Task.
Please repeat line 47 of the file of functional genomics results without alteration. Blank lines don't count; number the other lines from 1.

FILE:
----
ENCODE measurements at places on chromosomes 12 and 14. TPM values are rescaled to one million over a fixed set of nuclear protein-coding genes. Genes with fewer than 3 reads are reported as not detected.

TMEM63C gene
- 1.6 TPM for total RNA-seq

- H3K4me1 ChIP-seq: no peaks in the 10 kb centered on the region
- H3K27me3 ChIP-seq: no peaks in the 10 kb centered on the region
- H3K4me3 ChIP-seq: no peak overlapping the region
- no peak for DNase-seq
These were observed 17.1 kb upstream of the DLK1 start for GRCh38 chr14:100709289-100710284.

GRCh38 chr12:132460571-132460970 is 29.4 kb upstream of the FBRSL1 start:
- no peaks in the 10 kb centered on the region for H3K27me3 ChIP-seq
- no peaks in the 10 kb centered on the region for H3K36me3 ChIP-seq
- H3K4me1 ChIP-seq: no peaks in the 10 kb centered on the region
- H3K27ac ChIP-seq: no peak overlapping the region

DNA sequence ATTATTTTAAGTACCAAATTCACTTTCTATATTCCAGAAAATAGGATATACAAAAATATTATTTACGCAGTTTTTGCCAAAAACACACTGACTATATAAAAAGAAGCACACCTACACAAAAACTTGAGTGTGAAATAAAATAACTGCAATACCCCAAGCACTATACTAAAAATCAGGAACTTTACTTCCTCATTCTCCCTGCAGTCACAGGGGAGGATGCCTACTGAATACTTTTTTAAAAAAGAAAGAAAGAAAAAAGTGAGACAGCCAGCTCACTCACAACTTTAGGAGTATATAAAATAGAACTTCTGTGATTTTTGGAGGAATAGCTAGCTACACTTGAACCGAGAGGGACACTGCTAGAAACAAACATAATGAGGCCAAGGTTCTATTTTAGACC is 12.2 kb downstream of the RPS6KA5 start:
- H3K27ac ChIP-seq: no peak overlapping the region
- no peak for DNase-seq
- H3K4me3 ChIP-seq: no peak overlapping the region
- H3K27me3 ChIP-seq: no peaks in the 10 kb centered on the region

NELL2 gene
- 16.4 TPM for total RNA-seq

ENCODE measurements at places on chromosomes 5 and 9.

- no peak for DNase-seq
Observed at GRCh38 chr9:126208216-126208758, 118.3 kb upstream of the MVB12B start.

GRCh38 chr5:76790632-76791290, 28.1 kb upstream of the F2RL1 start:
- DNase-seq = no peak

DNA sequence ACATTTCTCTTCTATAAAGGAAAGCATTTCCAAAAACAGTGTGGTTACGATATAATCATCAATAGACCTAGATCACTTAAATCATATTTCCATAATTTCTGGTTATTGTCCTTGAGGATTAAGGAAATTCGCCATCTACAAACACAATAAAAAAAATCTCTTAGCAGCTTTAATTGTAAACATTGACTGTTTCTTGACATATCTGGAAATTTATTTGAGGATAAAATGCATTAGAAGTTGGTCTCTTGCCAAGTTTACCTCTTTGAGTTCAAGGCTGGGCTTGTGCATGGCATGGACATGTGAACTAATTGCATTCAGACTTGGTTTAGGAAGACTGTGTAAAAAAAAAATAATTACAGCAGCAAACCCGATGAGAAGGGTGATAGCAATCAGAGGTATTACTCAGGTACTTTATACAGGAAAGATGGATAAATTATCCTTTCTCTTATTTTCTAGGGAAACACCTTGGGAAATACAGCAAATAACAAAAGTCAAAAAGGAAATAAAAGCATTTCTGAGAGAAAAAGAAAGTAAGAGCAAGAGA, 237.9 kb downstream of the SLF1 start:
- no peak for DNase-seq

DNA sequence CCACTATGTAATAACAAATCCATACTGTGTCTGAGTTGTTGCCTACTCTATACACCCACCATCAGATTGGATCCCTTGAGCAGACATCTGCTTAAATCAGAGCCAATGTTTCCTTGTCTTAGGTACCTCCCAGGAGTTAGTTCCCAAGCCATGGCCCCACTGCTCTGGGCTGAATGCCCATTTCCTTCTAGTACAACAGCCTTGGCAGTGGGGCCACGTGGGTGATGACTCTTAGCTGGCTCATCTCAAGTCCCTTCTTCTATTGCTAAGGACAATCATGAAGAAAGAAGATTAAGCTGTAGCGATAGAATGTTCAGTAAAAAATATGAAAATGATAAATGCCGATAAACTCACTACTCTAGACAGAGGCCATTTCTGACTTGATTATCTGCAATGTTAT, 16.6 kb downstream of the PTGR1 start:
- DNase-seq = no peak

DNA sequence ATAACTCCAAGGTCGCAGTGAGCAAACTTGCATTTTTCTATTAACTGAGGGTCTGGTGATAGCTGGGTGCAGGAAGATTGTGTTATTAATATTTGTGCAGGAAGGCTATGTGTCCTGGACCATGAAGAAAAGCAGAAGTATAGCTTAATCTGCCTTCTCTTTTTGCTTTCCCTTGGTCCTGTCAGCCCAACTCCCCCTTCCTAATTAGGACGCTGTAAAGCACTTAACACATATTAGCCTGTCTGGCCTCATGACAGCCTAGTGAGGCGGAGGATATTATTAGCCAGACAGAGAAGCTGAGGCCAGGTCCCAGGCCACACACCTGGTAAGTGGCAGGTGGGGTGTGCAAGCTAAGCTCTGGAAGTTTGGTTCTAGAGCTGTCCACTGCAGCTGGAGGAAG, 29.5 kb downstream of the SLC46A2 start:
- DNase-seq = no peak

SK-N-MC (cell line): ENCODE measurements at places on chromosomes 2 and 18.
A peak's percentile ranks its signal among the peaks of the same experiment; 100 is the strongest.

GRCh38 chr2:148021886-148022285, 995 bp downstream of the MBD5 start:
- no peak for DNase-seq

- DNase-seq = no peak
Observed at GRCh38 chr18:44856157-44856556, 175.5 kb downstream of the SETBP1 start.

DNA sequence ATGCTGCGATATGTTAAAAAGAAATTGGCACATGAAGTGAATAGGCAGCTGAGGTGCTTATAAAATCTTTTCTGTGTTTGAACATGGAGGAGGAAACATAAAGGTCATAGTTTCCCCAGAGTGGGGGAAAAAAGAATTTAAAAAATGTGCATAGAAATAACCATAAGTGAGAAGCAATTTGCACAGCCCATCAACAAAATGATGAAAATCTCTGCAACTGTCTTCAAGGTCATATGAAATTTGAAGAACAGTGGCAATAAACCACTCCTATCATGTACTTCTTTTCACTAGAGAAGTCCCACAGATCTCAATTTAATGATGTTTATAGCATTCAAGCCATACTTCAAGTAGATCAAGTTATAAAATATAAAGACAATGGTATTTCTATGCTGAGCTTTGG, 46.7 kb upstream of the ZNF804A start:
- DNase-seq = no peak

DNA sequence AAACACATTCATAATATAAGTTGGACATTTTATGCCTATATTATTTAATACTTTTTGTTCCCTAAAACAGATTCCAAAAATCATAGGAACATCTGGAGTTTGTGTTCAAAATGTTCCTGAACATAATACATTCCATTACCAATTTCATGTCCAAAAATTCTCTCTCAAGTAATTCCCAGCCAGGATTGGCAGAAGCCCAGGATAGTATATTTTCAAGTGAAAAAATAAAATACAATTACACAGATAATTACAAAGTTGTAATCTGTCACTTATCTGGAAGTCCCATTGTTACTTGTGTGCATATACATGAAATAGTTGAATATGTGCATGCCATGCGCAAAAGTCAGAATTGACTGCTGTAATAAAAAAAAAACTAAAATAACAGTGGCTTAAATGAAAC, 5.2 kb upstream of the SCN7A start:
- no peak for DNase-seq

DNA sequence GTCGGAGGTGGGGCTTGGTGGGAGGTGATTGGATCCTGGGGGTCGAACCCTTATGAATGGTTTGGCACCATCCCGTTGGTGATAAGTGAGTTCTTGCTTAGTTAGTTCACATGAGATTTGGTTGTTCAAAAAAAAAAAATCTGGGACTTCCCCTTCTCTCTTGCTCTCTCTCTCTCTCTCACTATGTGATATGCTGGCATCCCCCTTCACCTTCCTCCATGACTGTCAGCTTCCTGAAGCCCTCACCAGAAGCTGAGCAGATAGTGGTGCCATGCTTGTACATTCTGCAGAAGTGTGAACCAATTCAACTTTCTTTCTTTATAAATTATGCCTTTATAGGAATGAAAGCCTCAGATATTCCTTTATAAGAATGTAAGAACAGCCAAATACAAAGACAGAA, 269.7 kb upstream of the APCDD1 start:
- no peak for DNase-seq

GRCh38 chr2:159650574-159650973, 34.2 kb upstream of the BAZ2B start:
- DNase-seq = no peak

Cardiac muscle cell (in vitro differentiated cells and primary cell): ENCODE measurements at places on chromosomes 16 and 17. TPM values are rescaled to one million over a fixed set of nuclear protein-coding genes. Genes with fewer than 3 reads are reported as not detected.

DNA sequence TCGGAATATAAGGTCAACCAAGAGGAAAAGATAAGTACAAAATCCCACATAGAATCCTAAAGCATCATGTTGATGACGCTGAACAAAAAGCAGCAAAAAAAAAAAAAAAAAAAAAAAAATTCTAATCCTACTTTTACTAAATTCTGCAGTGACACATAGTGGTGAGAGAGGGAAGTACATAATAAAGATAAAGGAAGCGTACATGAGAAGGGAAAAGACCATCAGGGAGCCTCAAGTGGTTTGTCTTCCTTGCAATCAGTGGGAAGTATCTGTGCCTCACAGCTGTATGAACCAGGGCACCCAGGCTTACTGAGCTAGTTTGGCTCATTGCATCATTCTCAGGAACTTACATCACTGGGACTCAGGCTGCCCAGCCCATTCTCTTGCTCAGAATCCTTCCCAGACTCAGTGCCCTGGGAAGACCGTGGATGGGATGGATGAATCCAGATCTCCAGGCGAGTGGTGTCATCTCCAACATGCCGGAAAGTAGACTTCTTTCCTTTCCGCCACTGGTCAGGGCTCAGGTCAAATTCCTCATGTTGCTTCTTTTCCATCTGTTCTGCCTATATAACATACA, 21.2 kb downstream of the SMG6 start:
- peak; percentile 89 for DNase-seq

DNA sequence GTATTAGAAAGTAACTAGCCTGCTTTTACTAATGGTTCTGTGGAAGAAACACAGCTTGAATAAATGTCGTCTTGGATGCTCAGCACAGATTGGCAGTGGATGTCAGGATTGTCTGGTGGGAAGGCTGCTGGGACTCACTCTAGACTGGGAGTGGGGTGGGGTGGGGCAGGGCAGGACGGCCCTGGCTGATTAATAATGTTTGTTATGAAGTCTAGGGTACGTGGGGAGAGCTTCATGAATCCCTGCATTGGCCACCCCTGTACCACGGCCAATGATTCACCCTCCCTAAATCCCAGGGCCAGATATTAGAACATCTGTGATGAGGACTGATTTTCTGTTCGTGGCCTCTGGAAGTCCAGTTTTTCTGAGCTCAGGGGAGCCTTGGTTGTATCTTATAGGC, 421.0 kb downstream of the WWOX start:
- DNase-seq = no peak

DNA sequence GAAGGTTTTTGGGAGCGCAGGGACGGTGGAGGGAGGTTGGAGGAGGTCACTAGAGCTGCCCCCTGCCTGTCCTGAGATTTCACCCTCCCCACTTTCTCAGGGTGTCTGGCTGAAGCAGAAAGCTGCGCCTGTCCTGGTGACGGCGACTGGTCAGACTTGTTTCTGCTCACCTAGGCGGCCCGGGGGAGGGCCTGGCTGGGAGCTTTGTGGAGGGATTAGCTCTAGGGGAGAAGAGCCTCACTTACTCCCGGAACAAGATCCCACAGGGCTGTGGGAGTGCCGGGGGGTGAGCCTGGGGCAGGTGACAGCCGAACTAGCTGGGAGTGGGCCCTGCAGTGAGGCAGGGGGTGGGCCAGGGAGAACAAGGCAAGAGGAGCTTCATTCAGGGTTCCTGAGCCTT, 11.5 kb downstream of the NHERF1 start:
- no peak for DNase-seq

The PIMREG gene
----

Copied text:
DNA sequence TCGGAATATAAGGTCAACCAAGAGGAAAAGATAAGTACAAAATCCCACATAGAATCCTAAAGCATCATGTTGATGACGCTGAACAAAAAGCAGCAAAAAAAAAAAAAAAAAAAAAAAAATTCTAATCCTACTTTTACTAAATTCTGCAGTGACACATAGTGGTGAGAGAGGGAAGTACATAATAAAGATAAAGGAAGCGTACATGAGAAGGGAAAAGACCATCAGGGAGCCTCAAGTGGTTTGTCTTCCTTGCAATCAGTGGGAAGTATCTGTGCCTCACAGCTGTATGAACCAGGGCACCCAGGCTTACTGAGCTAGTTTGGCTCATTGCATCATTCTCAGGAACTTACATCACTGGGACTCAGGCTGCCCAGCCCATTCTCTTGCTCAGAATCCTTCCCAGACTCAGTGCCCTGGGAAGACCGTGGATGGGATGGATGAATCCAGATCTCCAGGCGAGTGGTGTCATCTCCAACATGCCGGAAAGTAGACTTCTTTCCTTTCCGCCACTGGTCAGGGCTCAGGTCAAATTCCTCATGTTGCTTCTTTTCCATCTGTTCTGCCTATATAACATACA, 21.2 kb downstream of the SMG6 start: